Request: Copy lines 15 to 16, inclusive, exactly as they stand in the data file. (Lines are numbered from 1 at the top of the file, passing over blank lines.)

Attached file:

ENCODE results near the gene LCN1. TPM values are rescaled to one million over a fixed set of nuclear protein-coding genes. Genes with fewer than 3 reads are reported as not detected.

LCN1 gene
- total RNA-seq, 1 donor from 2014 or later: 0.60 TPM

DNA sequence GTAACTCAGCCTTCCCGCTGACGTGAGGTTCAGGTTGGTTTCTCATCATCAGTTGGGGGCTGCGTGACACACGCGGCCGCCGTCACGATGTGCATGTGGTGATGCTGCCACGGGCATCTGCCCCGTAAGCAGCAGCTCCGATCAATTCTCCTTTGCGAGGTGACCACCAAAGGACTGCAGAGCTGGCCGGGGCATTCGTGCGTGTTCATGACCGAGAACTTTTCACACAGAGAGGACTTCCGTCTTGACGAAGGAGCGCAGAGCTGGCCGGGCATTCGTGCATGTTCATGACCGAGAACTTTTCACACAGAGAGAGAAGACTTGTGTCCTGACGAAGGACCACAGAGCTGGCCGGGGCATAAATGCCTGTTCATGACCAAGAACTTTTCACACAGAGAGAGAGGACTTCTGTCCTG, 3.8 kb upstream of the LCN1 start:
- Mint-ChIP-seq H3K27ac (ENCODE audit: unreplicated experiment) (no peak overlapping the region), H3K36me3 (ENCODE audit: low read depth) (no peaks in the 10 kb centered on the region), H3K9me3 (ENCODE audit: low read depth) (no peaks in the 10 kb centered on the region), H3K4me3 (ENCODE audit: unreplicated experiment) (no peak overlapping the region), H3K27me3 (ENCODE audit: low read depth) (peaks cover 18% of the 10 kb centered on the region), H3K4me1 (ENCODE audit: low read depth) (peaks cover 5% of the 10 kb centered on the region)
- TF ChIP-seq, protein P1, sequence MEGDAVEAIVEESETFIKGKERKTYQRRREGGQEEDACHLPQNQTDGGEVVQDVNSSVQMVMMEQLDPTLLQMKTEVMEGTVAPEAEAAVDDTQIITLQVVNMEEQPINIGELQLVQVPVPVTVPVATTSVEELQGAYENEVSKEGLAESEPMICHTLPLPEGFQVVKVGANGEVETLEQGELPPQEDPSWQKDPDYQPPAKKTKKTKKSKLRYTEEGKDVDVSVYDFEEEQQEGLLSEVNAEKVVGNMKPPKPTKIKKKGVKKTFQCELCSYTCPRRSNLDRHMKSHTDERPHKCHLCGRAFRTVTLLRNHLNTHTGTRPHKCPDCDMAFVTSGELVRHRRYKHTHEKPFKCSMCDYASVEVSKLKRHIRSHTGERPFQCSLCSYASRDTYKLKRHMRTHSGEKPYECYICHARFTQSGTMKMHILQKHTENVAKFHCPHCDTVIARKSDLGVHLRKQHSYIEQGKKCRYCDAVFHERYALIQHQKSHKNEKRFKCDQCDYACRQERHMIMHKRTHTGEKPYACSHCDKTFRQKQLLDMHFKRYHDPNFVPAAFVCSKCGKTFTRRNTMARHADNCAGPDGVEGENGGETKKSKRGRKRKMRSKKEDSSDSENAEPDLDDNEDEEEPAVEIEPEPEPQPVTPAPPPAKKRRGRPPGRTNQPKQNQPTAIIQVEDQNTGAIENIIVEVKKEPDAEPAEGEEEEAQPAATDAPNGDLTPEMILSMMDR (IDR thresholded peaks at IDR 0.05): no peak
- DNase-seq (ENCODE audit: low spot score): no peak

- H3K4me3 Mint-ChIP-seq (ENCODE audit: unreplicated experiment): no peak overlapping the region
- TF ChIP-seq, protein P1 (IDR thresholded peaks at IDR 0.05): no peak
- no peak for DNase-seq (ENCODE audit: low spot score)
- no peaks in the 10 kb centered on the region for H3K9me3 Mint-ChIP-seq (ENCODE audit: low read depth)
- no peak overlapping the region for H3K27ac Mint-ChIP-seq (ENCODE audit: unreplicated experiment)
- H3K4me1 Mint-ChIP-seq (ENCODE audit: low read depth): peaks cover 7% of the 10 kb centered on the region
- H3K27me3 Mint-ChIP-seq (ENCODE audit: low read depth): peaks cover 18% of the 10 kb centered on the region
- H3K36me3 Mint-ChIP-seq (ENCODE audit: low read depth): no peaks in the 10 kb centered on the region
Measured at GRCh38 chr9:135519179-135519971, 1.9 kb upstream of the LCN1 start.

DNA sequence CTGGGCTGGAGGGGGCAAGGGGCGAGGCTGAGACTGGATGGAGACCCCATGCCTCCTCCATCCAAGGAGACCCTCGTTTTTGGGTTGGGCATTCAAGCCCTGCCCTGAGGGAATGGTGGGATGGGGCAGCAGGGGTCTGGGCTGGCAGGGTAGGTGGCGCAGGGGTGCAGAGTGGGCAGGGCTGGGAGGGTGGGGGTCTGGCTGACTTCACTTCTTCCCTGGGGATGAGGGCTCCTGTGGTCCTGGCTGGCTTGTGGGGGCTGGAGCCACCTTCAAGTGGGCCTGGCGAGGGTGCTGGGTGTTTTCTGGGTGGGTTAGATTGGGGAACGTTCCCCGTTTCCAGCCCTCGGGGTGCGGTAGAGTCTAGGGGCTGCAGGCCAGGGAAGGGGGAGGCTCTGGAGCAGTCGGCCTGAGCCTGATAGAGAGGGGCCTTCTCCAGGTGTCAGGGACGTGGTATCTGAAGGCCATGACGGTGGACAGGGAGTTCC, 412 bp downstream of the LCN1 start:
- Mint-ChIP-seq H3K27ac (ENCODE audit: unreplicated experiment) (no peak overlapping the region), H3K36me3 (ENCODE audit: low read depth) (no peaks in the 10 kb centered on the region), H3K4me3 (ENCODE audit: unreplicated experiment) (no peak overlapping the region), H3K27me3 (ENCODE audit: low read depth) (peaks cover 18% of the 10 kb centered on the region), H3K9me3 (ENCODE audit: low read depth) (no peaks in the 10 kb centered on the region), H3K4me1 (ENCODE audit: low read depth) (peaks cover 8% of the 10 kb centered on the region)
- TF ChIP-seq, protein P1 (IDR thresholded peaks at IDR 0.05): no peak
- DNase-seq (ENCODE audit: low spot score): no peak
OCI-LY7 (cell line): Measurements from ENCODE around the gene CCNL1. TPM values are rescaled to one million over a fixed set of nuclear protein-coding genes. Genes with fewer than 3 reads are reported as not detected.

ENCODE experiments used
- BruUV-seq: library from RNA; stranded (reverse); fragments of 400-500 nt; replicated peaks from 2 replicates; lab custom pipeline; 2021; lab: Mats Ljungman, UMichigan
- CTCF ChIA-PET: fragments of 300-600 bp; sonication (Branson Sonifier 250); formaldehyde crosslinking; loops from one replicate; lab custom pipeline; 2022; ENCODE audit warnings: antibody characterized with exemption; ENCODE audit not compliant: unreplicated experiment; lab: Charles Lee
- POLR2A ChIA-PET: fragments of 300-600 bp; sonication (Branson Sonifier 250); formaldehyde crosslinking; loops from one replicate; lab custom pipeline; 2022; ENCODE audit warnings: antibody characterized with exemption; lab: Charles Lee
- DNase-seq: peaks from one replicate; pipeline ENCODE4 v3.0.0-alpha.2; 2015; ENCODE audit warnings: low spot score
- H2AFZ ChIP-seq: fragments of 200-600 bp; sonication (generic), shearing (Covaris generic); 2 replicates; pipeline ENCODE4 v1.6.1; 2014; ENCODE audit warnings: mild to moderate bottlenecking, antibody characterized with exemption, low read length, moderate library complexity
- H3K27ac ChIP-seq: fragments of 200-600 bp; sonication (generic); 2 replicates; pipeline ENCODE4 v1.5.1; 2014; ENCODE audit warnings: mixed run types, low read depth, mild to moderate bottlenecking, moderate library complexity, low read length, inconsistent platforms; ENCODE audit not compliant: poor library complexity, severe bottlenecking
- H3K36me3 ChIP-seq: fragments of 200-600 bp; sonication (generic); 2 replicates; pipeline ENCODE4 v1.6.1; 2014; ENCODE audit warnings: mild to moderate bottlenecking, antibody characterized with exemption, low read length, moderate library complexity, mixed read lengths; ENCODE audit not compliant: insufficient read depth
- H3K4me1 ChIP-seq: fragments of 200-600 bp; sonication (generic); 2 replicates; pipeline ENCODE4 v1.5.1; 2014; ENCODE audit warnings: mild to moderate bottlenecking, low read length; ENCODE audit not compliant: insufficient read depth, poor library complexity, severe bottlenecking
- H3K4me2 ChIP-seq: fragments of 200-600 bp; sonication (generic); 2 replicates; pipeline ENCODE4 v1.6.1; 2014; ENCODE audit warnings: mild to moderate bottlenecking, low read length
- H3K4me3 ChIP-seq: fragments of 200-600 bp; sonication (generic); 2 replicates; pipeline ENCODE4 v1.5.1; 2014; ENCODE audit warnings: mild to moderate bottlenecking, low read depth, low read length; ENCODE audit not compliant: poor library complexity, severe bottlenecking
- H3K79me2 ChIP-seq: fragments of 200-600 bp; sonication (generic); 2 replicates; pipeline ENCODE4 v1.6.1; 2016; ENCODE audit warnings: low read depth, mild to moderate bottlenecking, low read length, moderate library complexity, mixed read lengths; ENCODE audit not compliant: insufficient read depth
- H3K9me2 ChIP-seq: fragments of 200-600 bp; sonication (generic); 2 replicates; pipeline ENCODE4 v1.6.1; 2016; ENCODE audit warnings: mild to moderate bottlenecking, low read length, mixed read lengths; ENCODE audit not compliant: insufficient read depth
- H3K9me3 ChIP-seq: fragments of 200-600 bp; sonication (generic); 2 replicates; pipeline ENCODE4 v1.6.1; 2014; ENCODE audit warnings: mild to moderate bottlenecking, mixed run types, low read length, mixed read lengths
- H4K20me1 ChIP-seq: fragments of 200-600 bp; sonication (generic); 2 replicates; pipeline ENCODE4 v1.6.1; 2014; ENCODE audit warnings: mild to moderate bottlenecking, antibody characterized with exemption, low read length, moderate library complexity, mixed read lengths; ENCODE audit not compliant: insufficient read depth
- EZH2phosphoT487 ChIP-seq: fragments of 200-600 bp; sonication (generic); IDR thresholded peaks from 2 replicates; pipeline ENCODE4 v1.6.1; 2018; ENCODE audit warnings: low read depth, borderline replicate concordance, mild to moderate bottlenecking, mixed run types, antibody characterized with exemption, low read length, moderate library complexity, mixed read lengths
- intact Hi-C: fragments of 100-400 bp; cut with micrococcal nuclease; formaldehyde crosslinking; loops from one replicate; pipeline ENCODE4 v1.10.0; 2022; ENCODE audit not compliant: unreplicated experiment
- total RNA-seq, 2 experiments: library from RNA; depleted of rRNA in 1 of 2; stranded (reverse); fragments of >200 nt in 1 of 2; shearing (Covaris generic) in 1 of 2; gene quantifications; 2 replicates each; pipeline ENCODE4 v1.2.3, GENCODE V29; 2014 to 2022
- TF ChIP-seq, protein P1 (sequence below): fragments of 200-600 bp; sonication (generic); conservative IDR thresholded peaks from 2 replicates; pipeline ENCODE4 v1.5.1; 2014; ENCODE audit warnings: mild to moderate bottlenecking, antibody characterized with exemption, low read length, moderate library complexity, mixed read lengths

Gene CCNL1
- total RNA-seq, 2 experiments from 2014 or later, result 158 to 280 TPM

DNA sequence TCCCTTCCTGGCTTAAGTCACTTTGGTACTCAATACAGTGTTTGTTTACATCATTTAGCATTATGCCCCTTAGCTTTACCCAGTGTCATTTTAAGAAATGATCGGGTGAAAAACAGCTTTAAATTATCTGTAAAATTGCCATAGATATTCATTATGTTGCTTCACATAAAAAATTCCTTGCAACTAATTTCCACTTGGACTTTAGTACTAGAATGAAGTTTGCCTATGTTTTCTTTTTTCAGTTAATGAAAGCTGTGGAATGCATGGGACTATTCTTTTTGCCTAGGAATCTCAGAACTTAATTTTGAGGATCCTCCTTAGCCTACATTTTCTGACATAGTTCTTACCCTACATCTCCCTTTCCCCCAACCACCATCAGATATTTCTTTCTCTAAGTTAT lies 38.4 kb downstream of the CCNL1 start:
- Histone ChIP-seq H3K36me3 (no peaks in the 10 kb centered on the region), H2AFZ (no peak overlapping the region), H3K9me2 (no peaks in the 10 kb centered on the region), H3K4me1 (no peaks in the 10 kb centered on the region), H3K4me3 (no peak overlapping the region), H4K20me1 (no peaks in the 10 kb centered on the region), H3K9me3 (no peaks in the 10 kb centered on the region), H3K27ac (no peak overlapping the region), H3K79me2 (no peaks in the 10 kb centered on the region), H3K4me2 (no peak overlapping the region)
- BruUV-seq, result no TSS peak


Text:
- H3K36me3 Mint-ChIP-seq (ENCODE audit: low read depth): no peaks in the 10 kb centered on the region
Measured at GRCh38 chr9:135519179-135519971, 1.9 kb upstream of the LCN1 start.